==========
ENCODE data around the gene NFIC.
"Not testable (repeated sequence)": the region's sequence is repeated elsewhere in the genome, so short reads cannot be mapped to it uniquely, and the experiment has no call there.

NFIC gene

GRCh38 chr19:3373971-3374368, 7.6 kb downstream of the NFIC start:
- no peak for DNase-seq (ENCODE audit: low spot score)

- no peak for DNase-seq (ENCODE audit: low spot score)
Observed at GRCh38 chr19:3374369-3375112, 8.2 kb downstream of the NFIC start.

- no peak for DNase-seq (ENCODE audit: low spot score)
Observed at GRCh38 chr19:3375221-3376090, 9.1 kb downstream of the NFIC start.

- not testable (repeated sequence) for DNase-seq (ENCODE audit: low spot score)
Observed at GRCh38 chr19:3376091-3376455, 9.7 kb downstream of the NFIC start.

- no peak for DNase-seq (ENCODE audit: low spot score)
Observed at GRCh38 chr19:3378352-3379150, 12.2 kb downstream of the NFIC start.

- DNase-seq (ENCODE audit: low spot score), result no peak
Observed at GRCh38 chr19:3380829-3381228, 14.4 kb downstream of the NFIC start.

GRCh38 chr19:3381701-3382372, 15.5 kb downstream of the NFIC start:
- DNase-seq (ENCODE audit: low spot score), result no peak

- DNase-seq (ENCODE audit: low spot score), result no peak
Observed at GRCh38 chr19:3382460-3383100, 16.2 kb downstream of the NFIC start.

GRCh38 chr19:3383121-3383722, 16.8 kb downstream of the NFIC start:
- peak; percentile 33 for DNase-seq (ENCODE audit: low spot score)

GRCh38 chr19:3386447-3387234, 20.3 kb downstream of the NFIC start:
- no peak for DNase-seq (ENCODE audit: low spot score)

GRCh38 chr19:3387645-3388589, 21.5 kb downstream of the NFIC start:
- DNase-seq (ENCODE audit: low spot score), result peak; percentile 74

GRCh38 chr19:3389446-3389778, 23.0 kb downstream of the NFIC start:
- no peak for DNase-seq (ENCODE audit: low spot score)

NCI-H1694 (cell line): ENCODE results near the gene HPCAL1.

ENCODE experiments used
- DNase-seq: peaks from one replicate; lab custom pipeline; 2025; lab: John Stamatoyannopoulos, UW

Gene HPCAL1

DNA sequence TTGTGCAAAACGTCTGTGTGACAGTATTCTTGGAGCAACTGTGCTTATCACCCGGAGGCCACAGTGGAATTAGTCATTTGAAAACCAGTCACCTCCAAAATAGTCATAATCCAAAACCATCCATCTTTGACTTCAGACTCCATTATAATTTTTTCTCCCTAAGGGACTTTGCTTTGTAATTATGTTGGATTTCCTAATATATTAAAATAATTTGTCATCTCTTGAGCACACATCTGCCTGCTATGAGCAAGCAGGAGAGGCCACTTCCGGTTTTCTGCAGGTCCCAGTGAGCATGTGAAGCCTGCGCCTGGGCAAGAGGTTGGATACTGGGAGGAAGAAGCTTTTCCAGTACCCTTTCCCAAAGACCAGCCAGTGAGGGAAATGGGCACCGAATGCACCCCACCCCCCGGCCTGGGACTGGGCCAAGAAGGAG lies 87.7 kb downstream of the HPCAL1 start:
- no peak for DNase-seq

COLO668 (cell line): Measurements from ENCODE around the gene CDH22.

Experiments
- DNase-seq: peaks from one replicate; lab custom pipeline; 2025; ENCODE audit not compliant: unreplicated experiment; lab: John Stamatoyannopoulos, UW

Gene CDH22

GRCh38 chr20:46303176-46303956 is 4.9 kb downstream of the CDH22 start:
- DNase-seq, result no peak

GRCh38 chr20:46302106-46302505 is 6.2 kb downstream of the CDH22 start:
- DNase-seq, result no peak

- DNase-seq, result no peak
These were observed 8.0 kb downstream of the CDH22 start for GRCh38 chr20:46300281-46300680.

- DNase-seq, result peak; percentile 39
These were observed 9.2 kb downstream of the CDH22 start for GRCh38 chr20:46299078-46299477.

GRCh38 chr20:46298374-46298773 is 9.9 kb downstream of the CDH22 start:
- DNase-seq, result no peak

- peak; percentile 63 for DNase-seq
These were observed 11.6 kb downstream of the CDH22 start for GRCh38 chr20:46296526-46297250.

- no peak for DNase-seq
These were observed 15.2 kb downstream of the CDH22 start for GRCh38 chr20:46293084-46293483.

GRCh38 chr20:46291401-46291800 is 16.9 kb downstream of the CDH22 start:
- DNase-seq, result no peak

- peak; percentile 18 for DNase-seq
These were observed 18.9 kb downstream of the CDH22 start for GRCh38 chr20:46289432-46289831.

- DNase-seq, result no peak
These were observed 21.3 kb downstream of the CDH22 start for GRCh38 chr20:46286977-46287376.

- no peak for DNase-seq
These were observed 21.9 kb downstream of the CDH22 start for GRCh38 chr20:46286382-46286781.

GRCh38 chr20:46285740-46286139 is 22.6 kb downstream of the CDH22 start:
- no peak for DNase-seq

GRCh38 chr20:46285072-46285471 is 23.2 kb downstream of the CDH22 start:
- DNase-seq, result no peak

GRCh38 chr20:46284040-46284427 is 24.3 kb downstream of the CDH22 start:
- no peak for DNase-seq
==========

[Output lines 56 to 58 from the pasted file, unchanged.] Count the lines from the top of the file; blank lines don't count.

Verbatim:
- DNase-seq, result no peak
These were observed 21.3 kb downstream of the CDH22 start for GRCh38 chr20:46286977-46287376.

- no peak for DNase-seq